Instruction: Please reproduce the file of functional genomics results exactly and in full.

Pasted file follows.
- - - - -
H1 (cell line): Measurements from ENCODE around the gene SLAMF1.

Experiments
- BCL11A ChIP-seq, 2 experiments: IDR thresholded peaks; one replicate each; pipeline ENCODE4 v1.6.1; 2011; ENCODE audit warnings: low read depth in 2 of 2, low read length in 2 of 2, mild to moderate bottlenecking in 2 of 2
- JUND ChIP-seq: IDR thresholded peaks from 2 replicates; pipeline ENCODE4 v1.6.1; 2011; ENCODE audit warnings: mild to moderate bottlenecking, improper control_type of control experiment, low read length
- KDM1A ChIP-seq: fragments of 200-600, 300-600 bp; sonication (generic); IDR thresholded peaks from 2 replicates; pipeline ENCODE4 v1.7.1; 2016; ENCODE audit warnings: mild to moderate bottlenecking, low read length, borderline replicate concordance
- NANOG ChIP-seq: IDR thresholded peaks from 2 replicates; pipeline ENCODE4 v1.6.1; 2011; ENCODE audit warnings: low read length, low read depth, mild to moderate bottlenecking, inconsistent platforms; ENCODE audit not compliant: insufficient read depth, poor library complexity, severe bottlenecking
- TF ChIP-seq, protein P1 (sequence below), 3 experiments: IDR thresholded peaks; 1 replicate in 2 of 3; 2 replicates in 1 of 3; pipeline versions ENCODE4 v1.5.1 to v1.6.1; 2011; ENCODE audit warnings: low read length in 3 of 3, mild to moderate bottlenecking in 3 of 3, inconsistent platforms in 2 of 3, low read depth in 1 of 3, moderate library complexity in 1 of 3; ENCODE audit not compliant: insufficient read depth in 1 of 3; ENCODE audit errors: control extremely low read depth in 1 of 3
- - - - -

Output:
H1 (cell line): Measurements from ENCODE around the gene SLAMF1.

Experiments
- BCL11A ChIP-seq, 2 experiments: IDR thresholded peaks; one replicate each; pipeline ENCODE4 v1.6.1; 2011; ENCODE audit warnings: low read depth in 2 of 2, low read length in 2 of 2, mild to moderate bottlenecking in 2 of 2
- JUND ChIP-seq: IDR thresholded peaks from 2 replicates; pipeline ENCODE4 v1.6.1; 2011; ENCODE audit warnings: mild to moderate bottlenecking, improper control_type of control experiment, low read length
- KDM1A ChIP-seq: fragments of 200-600, 300-600 bp; sonication (generic); IDR thresholded peaks from 2 replicates; pipeline ENCODE4 v1.7.1; 2016; ENCODE audit warnings: mild to moderate bottlenecking, low read length, borderline replicate concordance
- NANOG ChIP-seq: IDR thresholded peaks from 2 replicates; pipeline ENCODE4 v1.6.1; 2011; ENCODE audit warnings: low read length, low read depth, mild to moderate bottlenecking, inconsistent platforms; ENCODE audit not compliant: insufficient read depth, poor library complexity, severe bottlenecking
- TF ChIP-seq, protein P1 (sequence below), 3 experiments: IDR thresholded peaks; 1 replicate in 2 of 3; 2 replicates in 1 of 3; pipeline versions ENCODE4 v1.5.1 to v1.6.1; 2011; ENCODE audit warnings: low read length in 3 of 3, mild to moderate bottlenecking in 3 of 3, inconsistent platforms in 2 of 3, low read depth in 1 of 3, moderate library complexity in 1 of 3; ENCODE audit not compliant: insufficient read depth in 1 of 3; ENCODE audit errors: control extremely low read depth in 1 of 3